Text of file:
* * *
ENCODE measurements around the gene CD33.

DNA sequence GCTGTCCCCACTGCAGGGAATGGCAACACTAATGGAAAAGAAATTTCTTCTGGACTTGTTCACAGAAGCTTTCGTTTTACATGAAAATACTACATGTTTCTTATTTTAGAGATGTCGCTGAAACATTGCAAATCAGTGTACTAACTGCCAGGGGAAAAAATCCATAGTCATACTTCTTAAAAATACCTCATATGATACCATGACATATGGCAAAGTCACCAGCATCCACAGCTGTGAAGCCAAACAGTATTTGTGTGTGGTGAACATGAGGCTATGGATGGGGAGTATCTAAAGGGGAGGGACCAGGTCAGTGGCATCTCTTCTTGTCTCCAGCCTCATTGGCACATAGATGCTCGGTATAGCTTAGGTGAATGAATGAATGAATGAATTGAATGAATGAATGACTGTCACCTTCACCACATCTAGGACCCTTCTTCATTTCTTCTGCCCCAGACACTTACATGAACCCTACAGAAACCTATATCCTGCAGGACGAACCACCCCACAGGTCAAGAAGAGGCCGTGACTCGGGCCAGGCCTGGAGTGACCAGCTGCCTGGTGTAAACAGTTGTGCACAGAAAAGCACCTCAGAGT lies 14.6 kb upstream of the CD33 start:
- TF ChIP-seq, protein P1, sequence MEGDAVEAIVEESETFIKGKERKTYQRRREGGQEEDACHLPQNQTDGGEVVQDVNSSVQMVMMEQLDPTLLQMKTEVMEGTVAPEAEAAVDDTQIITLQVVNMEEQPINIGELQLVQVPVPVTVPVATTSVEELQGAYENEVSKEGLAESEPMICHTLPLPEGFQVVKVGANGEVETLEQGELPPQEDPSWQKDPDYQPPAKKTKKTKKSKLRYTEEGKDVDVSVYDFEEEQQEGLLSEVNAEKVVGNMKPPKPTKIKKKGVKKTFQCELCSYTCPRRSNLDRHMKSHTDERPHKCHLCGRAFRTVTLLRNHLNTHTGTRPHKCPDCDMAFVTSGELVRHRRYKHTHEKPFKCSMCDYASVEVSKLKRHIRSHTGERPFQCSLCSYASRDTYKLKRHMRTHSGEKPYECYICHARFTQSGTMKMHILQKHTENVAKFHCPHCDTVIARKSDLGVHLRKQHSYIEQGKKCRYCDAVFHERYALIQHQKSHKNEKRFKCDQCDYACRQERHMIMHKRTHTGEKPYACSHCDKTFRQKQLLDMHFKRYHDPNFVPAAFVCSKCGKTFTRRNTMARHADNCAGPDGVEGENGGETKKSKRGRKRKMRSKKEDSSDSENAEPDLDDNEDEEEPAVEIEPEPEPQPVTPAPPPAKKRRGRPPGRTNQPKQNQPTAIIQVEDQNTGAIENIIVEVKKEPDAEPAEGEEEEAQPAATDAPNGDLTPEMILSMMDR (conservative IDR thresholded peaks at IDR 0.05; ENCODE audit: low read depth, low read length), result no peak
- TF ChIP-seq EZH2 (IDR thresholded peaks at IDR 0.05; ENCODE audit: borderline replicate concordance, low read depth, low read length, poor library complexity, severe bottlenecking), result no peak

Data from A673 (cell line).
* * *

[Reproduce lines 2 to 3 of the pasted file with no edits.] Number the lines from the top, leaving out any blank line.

DNA sequence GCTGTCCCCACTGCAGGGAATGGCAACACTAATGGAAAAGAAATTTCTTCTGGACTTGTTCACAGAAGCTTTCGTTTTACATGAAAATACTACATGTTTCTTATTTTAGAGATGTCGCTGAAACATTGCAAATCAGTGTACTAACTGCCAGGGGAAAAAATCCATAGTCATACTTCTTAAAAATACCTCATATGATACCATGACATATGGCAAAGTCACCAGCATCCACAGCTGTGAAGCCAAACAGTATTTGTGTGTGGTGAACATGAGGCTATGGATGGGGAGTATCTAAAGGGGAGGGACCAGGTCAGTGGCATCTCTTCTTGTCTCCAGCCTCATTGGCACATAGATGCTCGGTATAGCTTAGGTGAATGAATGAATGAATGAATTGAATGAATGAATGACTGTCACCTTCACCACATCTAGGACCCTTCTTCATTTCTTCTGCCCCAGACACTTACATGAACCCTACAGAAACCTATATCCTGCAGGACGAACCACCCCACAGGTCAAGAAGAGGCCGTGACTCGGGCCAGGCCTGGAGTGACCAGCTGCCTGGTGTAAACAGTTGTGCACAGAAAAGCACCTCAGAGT lies 14.6 kb upstream of the CD33 start:
- TF ChIP-seq, protein P1, sequence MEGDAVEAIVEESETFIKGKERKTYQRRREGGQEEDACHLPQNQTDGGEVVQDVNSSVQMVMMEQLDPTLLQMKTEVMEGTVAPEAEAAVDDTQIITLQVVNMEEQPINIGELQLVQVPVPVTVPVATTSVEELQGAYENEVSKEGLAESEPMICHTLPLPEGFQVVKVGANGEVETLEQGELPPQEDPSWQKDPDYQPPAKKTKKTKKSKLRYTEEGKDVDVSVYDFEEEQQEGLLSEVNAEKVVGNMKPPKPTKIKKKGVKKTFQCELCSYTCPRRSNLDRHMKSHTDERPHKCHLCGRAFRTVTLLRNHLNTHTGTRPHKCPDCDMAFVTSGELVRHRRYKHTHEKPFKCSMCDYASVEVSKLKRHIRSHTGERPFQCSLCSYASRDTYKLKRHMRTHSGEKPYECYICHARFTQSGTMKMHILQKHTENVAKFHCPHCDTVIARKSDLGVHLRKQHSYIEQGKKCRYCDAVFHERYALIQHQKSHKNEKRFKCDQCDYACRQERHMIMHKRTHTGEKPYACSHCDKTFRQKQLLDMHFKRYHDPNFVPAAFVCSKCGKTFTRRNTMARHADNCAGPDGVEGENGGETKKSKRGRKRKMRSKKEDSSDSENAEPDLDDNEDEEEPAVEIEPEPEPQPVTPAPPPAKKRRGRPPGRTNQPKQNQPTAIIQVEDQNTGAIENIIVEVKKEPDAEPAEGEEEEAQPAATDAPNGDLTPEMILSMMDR (conservative IDR thresholded peaks at IDR 0.05; ENCODE audit: low read depth, low read length), result no peak